The Attachment Trauma We Don’t Talk About

Healthy attachment requires much more than our parents

Anna Mercury
All Gods, No Masters
6 min readSep 27, 2023

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Photo by Kelly Sikkema on Unsplash

As discussions of trauma and psychological development become increasingly more mainstream, we’ve begun to see how much our upbringings shape our health and functioning later in life. We don’t know what the ideal of parenting is per se, but we know that when our primary attachment figures drastically miss the mark, it can scar our psyches for life.

Despite our cultural obsession with independence, humans are not born with any ability to fend for ourselves. Unlike most other animals that have some ability to survive on their own from birth, humans are born completely and totally dependent on those around us to provide for our needs. If our caregivers do not provide for us in infancy, our needs will go unmet and we’d pretty quickly die.

Dependence, and having caregivers we can safely depend on, is absolutely essential to our survival.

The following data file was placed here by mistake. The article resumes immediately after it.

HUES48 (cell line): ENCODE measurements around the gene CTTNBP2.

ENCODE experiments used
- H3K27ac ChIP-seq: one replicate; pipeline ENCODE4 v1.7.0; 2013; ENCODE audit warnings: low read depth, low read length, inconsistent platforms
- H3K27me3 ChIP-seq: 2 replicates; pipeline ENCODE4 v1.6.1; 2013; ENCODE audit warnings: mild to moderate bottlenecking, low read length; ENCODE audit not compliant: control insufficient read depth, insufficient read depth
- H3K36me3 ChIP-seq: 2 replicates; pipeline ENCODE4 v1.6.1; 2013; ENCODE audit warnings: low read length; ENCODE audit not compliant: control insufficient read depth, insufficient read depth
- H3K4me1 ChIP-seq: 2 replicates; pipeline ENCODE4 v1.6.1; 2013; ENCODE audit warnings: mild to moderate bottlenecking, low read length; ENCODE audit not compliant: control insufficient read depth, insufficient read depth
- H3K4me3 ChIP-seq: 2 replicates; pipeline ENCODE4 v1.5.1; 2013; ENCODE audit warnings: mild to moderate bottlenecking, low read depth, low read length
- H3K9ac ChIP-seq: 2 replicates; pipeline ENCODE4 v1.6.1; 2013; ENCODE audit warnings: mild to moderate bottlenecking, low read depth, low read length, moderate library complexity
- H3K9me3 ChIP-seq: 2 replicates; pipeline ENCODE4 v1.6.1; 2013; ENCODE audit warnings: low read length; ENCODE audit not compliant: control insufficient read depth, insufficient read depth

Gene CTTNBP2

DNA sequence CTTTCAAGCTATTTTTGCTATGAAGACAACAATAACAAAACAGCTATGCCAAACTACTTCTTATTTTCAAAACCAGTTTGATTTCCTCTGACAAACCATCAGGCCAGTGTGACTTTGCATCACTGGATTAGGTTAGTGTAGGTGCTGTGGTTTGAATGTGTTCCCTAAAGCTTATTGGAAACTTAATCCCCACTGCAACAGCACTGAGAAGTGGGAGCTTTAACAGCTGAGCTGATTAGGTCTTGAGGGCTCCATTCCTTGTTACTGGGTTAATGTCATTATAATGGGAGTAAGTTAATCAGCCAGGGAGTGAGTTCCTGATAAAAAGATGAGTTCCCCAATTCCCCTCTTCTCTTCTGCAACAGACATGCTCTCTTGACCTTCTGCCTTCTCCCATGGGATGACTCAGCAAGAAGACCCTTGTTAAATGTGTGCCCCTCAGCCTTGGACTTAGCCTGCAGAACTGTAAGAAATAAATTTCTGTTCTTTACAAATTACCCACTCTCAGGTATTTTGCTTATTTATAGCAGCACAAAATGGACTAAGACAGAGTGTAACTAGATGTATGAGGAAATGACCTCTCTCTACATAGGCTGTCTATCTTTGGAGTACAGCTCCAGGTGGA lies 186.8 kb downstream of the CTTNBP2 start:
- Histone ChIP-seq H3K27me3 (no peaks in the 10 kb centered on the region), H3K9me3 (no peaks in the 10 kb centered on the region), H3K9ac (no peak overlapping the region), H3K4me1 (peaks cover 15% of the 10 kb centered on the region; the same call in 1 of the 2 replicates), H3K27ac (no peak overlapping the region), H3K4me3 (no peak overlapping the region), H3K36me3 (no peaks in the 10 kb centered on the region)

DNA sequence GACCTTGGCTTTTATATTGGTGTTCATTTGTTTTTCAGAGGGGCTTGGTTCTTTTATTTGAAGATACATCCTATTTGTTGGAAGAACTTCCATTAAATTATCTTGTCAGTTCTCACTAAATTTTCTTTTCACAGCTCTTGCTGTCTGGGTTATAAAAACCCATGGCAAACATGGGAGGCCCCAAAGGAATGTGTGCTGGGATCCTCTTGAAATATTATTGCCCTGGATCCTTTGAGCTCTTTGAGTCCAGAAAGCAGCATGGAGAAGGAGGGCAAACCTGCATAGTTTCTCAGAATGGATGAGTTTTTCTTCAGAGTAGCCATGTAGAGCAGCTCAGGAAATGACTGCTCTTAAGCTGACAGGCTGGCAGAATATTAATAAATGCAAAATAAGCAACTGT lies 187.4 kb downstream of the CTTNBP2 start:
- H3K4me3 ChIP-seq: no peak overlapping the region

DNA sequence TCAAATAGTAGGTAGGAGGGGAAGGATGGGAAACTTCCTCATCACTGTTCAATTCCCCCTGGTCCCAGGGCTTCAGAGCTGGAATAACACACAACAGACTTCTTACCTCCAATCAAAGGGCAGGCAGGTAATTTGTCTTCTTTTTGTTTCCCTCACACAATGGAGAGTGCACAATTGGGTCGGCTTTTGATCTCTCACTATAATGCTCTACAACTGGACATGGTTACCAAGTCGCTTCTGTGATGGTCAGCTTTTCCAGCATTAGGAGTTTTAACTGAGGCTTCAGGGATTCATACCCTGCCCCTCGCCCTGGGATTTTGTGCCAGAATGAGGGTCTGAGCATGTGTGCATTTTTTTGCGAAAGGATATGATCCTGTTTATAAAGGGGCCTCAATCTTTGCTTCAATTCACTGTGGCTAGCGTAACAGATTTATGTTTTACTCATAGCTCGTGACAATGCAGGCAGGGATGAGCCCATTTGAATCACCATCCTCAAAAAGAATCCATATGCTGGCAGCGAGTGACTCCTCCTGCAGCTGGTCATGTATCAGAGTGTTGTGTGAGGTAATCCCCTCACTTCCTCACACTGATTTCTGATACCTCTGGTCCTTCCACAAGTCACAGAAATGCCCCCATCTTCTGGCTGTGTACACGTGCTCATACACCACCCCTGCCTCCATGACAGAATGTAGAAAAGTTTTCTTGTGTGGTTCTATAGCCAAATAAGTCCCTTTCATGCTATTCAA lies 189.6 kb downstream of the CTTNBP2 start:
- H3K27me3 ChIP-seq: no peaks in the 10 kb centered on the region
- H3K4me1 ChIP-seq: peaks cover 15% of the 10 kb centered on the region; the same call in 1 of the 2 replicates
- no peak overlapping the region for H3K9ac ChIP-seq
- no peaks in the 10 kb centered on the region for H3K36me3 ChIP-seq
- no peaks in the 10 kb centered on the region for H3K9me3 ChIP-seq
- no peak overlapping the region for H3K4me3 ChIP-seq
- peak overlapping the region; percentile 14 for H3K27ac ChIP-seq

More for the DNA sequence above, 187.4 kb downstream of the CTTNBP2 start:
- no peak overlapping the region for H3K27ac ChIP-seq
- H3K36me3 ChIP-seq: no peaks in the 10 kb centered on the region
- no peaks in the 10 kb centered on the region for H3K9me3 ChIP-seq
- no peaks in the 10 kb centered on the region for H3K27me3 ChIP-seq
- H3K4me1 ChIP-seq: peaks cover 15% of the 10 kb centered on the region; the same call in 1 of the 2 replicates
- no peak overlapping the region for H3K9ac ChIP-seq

Not only are we dependent on others for our physical needs, but we require healthy attachment for our minds to develop. Our patterns of thinking, and along with them, our neural wiring, organize themselves according to our early life relationships. The mind, like the body, cannot provide for itself independently of others.

This is why attachment-related traumas are so damaging. Attachment is as basic to our survival as food or breathing. Without secure attachment, and caregivers we can attach to securely, we cannot develop fully. Our minds become disorganized and our bodies do not feel safe. When we grow up without secure attachment, we’re far more likely to experience long-term physical, mental and behavioral health problems.

What we call “secure attachment” characterizes relationships in which a child experiences safety, protection and comfort with their caregiver. The child feels some distress when the caregiver is gone, but can easily feel secured again once the caregiver returns. The child also experiences emotional closeness with their caregiver, which shapes a broader pattern of feeling curious, secure and emotionally open throughout the life course.

Like most theorists in Western psychology, John Bowlby (the father of attachment theory) was living in a specific culture that…

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